His father was David Torrey, born February 20, 1787, died October 10, 1877. His mother was Vesta Howard of Bridgewater, daughter of Caleb Howard, born December 15, 1760, and his wife Silvia (Alger) Howard.
David Torrey's father was George Torrey, born 1758, died July 13, 1813, and his wife Thankful (Otis) Torrey. David Torrey was a thrifty, industrious shipbuilder, in the days when ship building was an important business on the coast of Massachusetts.
He was descended from James Torrey who came from England about 1640 and settled in Scituate.
Everett Torrey was educated in the town school in Scituate and in the Hanover Academy. After leaving the Academy he served as an apprentice to the trade of bricklaying in Boston, beginning his apprenticeship at the age of sixteen. In 1852 he established under the name of Torrey and Co., a wholesale marble and granite business. He was also president of the McDonald Stone Cutting Machine Co., and a trustee of the Warren Institution for Savings, in Charlestown, Massachusetts.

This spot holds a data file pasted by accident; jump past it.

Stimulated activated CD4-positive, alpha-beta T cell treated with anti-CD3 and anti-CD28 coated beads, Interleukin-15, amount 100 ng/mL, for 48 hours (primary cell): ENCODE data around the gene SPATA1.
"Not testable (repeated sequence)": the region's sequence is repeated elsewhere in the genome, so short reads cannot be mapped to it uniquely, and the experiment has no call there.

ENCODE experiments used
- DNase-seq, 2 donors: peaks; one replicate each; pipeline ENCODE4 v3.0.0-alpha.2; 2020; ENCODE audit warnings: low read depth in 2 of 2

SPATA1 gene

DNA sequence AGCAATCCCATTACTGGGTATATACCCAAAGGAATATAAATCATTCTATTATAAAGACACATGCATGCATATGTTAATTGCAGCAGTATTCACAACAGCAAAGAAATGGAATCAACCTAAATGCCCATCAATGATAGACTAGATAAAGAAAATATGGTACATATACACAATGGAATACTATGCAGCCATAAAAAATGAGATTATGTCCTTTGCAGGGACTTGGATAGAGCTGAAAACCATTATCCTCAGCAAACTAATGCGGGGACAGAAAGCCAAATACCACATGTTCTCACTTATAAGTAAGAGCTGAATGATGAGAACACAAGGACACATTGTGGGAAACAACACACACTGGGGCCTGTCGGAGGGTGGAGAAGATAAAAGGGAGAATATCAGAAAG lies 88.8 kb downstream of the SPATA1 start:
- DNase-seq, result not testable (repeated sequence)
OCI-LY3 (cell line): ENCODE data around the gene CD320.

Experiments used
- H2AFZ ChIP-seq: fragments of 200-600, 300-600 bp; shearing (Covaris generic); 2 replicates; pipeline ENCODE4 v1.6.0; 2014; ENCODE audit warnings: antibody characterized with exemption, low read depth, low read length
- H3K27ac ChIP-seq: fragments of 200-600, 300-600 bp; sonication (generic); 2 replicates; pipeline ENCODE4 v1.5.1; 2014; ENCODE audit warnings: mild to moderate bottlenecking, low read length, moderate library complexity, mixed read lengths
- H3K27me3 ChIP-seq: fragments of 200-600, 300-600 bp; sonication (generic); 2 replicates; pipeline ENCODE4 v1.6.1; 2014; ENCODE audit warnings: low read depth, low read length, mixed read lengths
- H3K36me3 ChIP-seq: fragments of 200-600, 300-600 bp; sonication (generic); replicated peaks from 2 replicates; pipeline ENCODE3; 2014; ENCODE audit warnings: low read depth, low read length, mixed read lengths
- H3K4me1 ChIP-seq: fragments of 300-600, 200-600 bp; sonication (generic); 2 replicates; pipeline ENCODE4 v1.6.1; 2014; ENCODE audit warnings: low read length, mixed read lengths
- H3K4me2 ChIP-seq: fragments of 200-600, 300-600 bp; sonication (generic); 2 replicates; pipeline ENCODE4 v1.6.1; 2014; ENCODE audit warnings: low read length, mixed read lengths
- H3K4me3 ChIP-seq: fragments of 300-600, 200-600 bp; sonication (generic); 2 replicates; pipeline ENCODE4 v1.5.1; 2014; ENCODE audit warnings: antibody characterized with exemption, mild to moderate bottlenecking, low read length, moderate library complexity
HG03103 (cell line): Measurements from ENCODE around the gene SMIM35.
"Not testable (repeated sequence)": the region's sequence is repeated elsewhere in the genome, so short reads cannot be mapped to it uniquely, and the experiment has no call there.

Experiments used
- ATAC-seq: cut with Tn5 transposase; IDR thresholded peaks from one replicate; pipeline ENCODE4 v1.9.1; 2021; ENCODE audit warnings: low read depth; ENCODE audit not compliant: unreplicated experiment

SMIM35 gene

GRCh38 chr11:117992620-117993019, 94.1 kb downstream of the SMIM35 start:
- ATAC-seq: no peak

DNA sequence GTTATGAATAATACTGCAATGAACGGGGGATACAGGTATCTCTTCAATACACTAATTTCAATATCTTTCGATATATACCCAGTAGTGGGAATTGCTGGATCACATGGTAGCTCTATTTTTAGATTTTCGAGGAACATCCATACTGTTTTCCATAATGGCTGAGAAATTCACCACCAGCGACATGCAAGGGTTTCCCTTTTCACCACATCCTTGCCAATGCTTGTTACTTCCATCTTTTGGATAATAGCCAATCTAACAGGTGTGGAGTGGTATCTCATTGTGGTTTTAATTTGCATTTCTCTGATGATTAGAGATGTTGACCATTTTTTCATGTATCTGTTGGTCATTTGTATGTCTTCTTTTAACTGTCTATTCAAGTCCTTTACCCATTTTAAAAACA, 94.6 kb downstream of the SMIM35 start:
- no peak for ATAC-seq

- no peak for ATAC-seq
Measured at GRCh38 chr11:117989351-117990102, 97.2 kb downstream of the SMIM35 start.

In 1861 and 1862 he represented Wards 2 and 3 of the city of Charlestown in the Massachusetts House of Representatives.
He was appointed by the Governor as a member of the State Board of Health, Lunacy and Charity, March 19, 1884, to fill the unexpired term of Thomas Talbot. In June, 1884, he was appointed for the full term of five years, but resigned August 16, 1886. He was a member of the Board of Directors of Public Institutions of the city of Boston from 1880 to May 1, 1884.